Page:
Being bursar is always a balancing act and nowhere is that more evident than when planning major works. We experience myriad tensions. There are advantages to delivering infrastructure projects when there is no one on campus but we also have to maximise revenue generation from our assets.
We want to take advantage of an empty campus but our teams and contractors also take holidays. An empty campus can be a false friend; there is a hard deadline when the school opens so project -overruns are a big problem.
“We want to take advantage of an empty campus but our teams and contractors also take holidays.”
Like many independent schools, we try to maximise the income we generate from our campus. During the summer, we host the Gordonstoun International Summer School, an extraordinarily broad programme that encompasses everything from computing to bush craft and tall ship sailing.
During Easter we run our Active Revision course, which uses neuroscience to increase cognition and improve memory ahead of GCSE and SQA exams. Interspersed between these courses, we host weddings, national rugby and football team training courses and other educational gatherings such as Tae Kwando and drama camps. This limits the extent of the refurbishment activities we can undertake – but we do squeeze major works in.
So how do we ensure that we strike the right balance?
Of course, the planning for most works starts long before they take place. For us, the starting point was back in 2019, when we developed a masterplan for new buildings on our campus and a long-term capital investment plan to fund the activity. Our vision, to be delivered in our centenary year of 2034, is of a campus that maximises our ability to provide sector-leading character education long into the future.
We have a rolling five-year plan with high level capital expenditure allocated to each project. For works such as redecoration, refurbishment, new roofs, etc, our very capable head of estates and project co-ordinator have good relationships with local contractors.
“We need to work to preserve our heritage buildings which have global significance.”
We carry out tendering processes for big projects where there are multiple contractors available (more on that later) and then put in place detailed planning and monitoring for the works. Our project co-ordinator has a surveying background, so she supervises each project and signs it off to ensure it meets our standards.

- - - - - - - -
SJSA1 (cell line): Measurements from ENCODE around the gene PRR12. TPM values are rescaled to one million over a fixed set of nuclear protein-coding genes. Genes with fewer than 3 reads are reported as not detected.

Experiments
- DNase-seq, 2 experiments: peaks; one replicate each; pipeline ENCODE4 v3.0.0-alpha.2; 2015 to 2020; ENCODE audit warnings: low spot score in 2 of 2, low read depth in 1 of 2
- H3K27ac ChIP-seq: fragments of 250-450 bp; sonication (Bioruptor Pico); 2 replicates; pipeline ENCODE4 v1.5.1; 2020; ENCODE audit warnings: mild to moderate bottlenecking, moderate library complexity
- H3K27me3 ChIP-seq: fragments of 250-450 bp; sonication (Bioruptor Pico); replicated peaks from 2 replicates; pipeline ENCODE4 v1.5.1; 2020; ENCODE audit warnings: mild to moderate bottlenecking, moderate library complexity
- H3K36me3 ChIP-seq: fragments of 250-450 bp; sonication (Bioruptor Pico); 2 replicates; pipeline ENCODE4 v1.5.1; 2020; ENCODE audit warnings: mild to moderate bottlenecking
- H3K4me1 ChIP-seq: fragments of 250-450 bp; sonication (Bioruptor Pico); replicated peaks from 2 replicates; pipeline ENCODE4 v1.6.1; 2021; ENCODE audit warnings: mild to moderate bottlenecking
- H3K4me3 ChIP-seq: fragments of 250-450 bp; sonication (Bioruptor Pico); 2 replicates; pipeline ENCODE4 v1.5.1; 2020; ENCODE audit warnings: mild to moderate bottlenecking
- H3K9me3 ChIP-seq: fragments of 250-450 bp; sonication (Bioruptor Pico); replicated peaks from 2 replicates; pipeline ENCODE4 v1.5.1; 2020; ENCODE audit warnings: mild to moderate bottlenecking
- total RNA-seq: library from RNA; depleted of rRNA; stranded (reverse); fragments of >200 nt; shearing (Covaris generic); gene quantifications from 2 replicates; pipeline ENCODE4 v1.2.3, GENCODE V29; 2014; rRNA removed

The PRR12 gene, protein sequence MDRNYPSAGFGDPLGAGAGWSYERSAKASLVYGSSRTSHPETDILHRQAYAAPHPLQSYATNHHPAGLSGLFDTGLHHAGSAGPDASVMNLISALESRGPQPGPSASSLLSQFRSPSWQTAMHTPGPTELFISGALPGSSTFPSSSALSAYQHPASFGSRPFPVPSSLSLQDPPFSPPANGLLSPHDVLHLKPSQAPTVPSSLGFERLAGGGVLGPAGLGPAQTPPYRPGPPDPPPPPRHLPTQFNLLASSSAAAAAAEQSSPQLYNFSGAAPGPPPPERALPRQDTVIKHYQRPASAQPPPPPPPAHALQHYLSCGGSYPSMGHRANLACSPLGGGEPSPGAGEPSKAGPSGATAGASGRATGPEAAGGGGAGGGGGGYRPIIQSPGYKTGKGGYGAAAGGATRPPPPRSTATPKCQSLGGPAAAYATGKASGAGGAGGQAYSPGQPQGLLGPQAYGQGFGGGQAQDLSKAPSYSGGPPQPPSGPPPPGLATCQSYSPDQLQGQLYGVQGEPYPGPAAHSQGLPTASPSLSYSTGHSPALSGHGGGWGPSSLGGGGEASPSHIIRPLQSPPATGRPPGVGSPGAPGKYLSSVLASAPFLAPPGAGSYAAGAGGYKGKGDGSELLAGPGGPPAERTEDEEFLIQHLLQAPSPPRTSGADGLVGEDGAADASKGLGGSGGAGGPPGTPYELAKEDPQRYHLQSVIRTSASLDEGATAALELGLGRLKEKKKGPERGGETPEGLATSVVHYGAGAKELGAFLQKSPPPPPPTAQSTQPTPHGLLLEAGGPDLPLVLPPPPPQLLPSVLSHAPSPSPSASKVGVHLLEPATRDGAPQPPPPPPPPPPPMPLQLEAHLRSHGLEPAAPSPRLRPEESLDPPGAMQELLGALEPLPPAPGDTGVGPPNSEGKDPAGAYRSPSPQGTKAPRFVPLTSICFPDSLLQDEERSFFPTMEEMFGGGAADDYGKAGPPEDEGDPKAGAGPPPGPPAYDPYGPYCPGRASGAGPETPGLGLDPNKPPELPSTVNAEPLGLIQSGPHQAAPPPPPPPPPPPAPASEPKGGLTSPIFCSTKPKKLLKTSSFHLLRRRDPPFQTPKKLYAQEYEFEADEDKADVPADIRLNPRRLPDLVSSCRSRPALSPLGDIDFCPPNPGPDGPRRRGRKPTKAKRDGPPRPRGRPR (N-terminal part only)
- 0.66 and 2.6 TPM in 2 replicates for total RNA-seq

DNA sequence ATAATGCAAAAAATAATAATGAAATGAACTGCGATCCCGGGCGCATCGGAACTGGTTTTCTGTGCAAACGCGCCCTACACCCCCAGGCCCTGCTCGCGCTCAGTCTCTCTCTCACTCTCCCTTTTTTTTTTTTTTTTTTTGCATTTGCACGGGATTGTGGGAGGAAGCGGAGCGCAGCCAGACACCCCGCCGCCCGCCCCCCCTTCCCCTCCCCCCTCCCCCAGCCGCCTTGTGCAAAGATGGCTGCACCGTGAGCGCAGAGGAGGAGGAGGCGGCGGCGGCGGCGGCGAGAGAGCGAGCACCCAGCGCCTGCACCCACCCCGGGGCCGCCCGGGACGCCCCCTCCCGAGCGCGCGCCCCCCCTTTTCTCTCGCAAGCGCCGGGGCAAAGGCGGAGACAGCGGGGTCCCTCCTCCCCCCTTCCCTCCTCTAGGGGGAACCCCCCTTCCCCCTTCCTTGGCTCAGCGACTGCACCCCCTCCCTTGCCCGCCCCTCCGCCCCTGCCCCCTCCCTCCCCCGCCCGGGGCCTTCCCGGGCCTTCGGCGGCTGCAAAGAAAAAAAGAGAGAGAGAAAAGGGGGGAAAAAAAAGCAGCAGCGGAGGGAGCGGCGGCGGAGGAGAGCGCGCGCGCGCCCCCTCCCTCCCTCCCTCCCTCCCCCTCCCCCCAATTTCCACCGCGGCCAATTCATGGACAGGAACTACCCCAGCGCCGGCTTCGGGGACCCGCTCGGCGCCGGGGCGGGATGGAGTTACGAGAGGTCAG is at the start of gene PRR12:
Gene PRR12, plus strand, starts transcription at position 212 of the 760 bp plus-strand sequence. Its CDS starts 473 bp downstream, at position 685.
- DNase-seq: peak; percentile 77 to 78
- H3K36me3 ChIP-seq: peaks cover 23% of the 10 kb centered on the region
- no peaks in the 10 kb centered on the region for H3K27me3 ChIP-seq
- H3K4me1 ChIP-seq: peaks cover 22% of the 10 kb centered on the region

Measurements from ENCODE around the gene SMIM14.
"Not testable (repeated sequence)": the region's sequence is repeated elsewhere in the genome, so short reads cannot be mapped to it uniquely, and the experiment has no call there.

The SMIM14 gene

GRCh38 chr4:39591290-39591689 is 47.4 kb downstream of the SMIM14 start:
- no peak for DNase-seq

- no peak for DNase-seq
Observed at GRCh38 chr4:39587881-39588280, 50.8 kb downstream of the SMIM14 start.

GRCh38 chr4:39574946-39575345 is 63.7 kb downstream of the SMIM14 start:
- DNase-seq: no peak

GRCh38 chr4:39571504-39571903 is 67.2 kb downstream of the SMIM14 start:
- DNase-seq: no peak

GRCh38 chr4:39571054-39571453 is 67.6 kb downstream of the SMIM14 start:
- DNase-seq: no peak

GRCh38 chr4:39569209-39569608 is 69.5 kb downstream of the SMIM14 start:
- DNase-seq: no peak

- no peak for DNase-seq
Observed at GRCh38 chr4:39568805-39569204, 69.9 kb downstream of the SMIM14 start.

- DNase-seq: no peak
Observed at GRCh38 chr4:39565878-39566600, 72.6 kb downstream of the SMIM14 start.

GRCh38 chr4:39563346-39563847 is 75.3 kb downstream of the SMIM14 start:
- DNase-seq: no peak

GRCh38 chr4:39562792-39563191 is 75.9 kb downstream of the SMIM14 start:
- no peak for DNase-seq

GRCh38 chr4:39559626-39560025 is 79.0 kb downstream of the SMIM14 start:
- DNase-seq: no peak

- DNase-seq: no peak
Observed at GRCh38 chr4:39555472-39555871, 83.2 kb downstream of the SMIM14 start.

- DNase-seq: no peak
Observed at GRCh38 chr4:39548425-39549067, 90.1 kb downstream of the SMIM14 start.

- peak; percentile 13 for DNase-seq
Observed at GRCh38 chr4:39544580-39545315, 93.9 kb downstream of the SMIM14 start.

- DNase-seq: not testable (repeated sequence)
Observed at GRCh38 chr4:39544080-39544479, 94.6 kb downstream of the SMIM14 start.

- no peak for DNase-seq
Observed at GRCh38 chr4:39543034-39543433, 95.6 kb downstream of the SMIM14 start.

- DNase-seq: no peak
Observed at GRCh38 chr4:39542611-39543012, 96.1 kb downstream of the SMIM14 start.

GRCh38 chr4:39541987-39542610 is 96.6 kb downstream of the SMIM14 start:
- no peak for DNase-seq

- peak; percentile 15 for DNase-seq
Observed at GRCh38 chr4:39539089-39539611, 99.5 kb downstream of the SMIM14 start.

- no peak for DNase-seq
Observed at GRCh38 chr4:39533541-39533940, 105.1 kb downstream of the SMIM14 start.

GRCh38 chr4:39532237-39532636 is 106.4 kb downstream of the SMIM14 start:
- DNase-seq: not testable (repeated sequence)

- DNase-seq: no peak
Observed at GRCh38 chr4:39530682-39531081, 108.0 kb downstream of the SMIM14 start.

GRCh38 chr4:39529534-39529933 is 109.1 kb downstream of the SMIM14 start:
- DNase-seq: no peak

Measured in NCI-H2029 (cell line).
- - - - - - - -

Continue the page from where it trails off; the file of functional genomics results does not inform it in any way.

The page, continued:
Not all of our buildings can be refurbished, and we are four years into the masterplan that will see us build a new classroom village and replace some of our boarding houses. But, in parallel, we need to work to preserve our heritage buildings which have global significance as the places where our new king, his father Prince Philip and other members of the Royal family were educated.
Staff accommodation is a key refurbishment task. Staff often depart and arrive during the summer, leaving a few weeks for us to get into the accommodation, so we will be using this window this summer as we do every year.
The summer is also when education colleagues take long holidays and this can provide opportunities for us to do major works. However, this year we will also be putting our art building out of commission in order to replace the roof. However, art is a major part of our summer school programme and so, in typical Gordonstoun style, we will be moving this outside, doing art under canvas in marquees; the students will have great fun.
“In the remote north of Scotland, our biggest bottleneck for improvement works is availability of contractors.”
There are a host of maintenance tasks that get done in the two weeks that the school is empty, with no summer programme activities running. One of these is removing any silt that has built up in our INKA (the round concrete part of the plant that you’d recognise from public sewage works). Yuck. And our IT team, which won’t be doing as much reactive work as they do during term time, will be working on a project to upgrade the IT in our classroom and some of our operational departments.
Challenges and solutions
These will be amongst some of this summer’s achievements, but there have been challenges to overcome to enable us to deliver them. In the remote north of Scotland, our biggest bottleneck for improvement works is availability of contractors and, for this reason, much of our major capital work happens in term time.
In this past year, we have redecorated all of our boarding houses, largely during term time, by putting in place a “decant” plan. This idea was born out of our Covid experience when we used an older, mothballed boarding house as a quarantine facility. During the refurbishment works, each student spent two weeks in this decant boarding house. This was a win-win for us because it provided an opportunity for colleagues considering pastoral roles to try them out in a smaller house and has proven a fertile training ground for pastoral staff.
“Unexpected works can also arise when a donor wants to fund something that isn’t on our plan.”